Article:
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Klein H.,Universitats Herzzentrum Freiburg Bad Krozingen | Boleckova J.,Edwards Lifesciences SA
Journal of Medical Economics | Year: 2017

Aims: Transcatheter aortic valve implantation (TAVI) is an alternative to surgical valve replacement for patients with aortic stenosis (AS). This study assessed the impact of changing from a self-expandable (SE) valve to a balloon-expandable (BE) valve on healthcare resource use and procedural costs in a population of inoperable AS patients. Methods: In this retrospective single center study, data for 195 patients who received either an SE or a BE valve between 2010–2014 were collected. Procedural and post-procedural healthcare resource use and cost parameters were determined for the two groups. Results: The study showed that overall procedural time, including time required by medical personnel, was significantly shorter for TAVI using a BE compared with an SE valve. Post-surgery, patients in the BE valve group had significantly shorter hospital stays than the SE valve group, including significantly fewer days spent in the intensive care unit (ICU). Additionally, trends towards reduced 30-day mortality, incidence of new permanent pacemaker implantation, and incidence of blood transfusion were observed in the BE valve group compared with the SE valve group. Finally, total procedural costs were 24% higher in the SE compared with the BE valve group. Limitations: The BE valve data were acquired in a single year, whereas the SE valve data were from a 5-year period. However, a year-by-year analysis of patient characteristics and study outcomes for the SE valve group showed few significant differences over this 5-year period. Conclusions: Overall, changing from an SE to a BE valve for TAVI in patients with severe AS reduced both healthcare resource use and procedure-related costs, while maintaining patient safety. For healthcare providers, this could increase efficiency and capacity within the healthcare system, with the added advantage of reducing costs. © 2017 Informa UK Limited, trading as Taylor & Francis Group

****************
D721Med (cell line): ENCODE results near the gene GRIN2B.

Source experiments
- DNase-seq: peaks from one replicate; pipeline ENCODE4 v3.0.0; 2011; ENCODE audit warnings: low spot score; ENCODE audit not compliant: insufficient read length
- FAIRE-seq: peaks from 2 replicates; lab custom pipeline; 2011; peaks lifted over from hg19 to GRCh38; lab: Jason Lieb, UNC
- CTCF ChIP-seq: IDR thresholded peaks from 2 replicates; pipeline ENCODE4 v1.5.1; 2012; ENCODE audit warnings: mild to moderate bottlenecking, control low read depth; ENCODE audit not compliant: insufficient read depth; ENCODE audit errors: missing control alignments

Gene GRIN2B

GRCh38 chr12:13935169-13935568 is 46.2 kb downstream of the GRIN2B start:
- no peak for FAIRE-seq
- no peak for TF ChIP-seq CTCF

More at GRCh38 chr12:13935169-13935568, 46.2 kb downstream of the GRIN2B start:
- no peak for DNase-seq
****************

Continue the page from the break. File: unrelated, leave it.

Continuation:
McKinsey J.F.,Cornell University | Zeller T.,Universitats Herzzentrum Freiburg Bad Krozingen | Rocha-Singh K.J.,Prairie Heart Institute At St Johns Hospital | Jaff M.R.,Massachusetts General Hospital | Garcia L.A.,Tufts University
JACC: Cardiovascular Interventions | Year: 2014